The genetically effective population size (N e ) estimates are generally much smaller than the population census size (N c ) [86],[87]. Considering the African buffalo, it is recognised that N e ranges between 10 and 30% of the N c [20],[9]. The N e of the N cluster was estimated to range between 7000 and 25,000, those of the S cluster between 600 and 2000, and those of the C cluster between 3000 and 10,000. The corresponding expected N c is therefore estimated to range from a few tens of thousands to several hundreds of thousands according to the studied regions (N c Northern: 23,000 to 250,000, N c Southern: 2000 to 20,000, N c Central: 10,000 to 100,000, respectively). Aerial counts, although potentially subject to major bias [88],[89], were shown to provide the most reliable estimates of buffalo savanna populations. Based on those studies [21],[32],[34]-[38],[90], a current estimation of the global extant population size of each of the three clusters could be evaluated at about 90,000, 4000 and 50,000 individuals for the N, S and C clusters, respectively (Table 1). All buffalo numbers estimated by aerial counts were within the current N c estimated ranges of each of the clusters. This suggests that the southern African buffalo populations are relatively healthly, as also supported by the high level of genetic diversity observed within each of the genetic clusters studied. Moreover, the total estimated population census sizes (N c ) reported hereafter represent underestimations of the real current population sizes because all protected areas in southern Africa were not sampled in this study, and also because buffaloes roam outside of protected areas (75% in PAs versus 25% outside PAs [10]). Even though they often occur at low density and population size, buffaloes roaming outside of PAs are commonly considered to play a crucial role in linking buffalo populations between PAs.

In order to maintain historical levels of genetic variability at microsatellite loci for the purpose of long-term conservation, movements between confined protected areas should be facilitated. Hence, the recent development of transfrontier conservation areas (TFCAs) in southern Africa aims at establishing vast ecosystems encompassing protected areas of various statuses (e.g. national parks, conservancies) and communal land so as to fulfil development and conservation objectives. These entities are designed to promote ecological connectivity between protected areas (e.g. plan to create the Sengwe Corridor between Kruger and Gonarezhou PAs in the Great Limpopo TFCA) to ease wildlife dispersal and achieve critical population sizes [91]. Regular translocations between areas within clusters could also be supported in order to maintain the genetic diversity [15],[20], particularly for entirely or partially fenced protected areas (e.g. Malilangwe, Hluhluwe-iMfolozi, etc.). Moreover, to respect the natural behaviour of the African buffalo, it has been suggested that preference be given to the translocation of males since they have the highest migration rate per generation (males: 100% per generation [9], females: 15% estimated during a 20-month tracking period [26], 2% estimated monthly [92]). In the absence of such measures, effective population sizes are exposed to decrease through genetic erosion. In the near future, the current high genetic diversity observed in this study could deteriorate due to population fragmentation and reduction in the absence of proper conservation management [80].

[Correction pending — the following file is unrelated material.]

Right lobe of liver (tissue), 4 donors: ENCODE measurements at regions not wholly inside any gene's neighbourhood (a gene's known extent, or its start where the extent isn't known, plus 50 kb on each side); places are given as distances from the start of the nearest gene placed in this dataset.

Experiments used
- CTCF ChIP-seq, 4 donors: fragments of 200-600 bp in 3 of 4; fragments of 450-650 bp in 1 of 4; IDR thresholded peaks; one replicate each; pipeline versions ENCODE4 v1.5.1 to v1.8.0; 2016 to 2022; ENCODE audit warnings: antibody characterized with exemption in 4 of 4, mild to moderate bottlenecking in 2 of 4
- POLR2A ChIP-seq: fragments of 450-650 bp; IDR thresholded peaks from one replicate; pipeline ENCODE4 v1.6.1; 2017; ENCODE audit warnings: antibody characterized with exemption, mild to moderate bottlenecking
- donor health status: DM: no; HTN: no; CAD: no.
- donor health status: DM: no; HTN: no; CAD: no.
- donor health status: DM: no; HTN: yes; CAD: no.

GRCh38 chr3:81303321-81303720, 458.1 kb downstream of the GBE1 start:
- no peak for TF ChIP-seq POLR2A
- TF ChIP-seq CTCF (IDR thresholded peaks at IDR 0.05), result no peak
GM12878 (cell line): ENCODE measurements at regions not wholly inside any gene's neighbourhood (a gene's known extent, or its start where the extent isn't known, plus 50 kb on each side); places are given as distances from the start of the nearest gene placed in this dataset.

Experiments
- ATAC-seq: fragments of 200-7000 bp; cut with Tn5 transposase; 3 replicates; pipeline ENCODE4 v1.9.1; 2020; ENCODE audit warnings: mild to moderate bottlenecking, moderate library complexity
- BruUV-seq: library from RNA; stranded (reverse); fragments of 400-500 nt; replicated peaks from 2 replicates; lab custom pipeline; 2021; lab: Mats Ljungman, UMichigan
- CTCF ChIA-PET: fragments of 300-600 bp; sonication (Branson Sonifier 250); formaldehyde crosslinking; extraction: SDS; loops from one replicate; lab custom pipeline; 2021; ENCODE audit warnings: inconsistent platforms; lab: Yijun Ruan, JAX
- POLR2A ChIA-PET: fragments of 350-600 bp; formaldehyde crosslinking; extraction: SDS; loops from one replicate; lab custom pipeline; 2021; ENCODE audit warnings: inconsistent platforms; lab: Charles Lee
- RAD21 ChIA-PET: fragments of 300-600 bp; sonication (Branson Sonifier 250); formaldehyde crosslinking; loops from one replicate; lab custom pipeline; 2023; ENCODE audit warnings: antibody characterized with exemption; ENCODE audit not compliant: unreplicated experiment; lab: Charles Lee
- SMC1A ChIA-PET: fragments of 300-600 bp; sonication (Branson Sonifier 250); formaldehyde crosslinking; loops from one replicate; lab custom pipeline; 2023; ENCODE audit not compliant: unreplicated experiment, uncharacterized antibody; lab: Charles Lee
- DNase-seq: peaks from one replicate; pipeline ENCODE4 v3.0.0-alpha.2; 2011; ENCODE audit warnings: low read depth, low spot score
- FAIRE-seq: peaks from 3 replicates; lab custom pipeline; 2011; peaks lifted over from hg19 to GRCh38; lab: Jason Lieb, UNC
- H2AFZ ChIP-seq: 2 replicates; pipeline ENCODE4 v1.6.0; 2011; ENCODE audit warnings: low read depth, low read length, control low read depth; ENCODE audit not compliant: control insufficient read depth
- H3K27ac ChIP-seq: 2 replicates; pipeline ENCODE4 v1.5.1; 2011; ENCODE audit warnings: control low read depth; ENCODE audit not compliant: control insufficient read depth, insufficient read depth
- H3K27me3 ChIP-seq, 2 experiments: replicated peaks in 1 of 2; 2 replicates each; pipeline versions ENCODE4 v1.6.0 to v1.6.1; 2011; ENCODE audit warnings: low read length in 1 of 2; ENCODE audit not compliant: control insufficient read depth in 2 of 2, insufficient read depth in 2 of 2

The present study supports assumptions that both ancient (over few thousand years ago) and recent (over 100 years ago) population fragmentations had an impact on the genetic structure of the African buffalo, leading to the identification of three distinct clusters in southern Africa. Our results highlight low levels of genetic differentiation within and between each cluster/sampling locality, each with high genetic diversity and low inbreeding coefficient estimates. Even though differentiation was low, migration between clusters was shown to be relatively limited. Connectivity between protected areas is therefore necessary to ensure the conservation of African mammal diversity, as supported by the transfrontier conservation area (TFCA) initiative. Moreover, prior to any translocation operation, it is essential to consider the environmental, behavioural, genetic and conservation specificities in order to mitigate further genetic erosion.

Availability of supporting data

The data set supporting the results of this article is available in the Dryad repository, doi:10.5061/dryad.8f409 (

Authors’ contributions

NS performed the genotyping, statistical analyses and drafted the manuscript. AM, AL and LMP provided support for the statistical analysis. JM and DC participated in the design and co-ordination of the study. DC, PC, AC, MGW, FJ, MM, KK and CLP were involved in the sampling procedure and provided comments on the manuscript. JM assisted in the genotyping of the data. All authors read and approved the final manuscript.

Additional files